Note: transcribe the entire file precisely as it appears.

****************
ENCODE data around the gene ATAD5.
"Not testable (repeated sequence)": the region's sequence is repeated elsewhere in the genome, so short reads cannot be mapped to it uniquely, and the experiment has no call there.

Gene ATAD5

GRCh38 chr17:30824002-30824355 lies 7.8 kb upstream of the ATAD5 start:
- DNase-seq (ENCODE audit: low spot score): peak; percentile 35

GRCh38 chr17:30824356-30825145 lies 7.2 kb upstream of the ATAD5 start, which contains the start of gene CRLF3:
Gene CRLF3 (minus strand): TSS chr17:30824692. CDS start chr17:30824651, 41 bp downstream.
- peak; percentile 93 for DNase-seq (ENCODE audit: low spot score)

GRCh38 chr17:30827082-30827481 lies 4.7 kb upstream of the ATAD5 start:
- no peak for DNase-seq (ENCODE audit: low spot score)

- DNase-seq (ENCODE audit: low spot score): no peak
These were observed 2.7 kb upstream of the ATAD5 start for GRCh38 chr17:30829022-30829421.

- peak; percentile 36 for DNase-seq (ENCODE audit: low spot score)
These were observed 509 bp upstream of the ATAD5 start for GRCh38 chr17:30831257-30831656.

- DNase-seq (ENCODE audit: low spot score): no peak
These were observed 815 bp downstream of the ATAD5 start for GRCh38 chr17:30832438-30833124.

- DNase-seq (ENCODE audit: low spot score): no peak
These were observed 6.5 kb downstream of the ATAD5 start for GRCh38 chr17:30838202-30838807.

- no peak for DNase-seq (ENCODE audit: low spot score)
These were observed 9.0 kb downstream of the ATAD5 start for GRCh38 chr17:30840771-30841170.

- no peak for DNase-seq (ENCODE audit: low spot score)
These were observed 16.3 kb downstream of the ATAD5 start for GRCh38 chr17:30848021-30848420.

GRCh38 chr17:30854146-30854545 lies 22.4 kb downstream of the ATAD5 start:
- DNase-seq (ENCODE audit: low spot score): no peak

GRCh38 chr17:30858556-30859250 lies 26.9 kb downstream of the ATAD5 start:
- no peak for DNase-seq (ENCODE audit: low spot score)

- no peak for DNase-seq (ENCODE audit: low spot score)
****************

ENCODE data around the gene ATAD5.
"Not testable (repeated sequence)": the region's sequence is repeated elsewhere in the genome, so short reads cannot be mapped to it uniquely, and the experiment has no call there.

Gene ATAD5

GRCh38 chr17:30824002-30824355 lies 7.8 kb upstream of the ATAD5 start:
- DNase-seq (ENCODE audit: low spot score): peak; percentile 35

GRCh38 chr17:30824356-30825145 lies 7.2 kb upstream of the ATAD5 start, which contains the start of gene CRLF3:
Gene CRLF3 (minus strand): TSS chr17:30824692. CDS start chr17:30824651, 41 bp downstream.
- peak; percentile 93 for DNase-seq (ENCODE audit: low spot score)

GRCh38 chr17:30827082-30827481 lies 4.7 kb upstream of the ATAD5 start:
- no peak for DNase-seq (ENCODE audit: low spot score)

- DNase-seq (ENCODE audit: low spot score): no peak
These were observed 2.7 kb upstream of the ATAD5 start for GRCh38 chr17:30829022-30829421.

- peak; percentile 36 for DNase-seq (ENCODE audit: low spot score)
These were observed 509 bp upstream of the ATAD5 start for GRCh38 chr17:30831257-30831656.

- DNase-seq (ENCODE audit: low spot score): no peak
These were observed 815 bp downstream of the ATAD5 start for GRCh38 chr17:30832438-30833124.

- DNase-seq (ENCODE audit: low spot score): no peak
These were observed 6.5 kb downstream of the ATAD5 start for GRCh38 chr17:30838202-30838807.

- no peak for DNase-seq (ENCODE audit: low spot score)
These were observed 9.0 kb downstream of the ATAD5 start for GRCh38 chr17:30840771-30841170.

- no peak for DNase-seq (ENCODE audit: low spot score)
These were observed 16.3 kb downstream of the ATAD5 start for GRCh38 chr17:30848021-30848420.

GRCh38 chr17:30854146-30854545 lies 22.4 kb downstream of the ATAD5 start:
- DNase-seq (ENCODE audit: low spot score): no peak

GRCh38 chr17:30858556-30859250 lies 26.9 kb downstream of the ATAD5 start:
- no peak for DNase-seq (ENCODE audit: low spot score)

- no peak for DNase-seq (ENCODE audit: low spot score)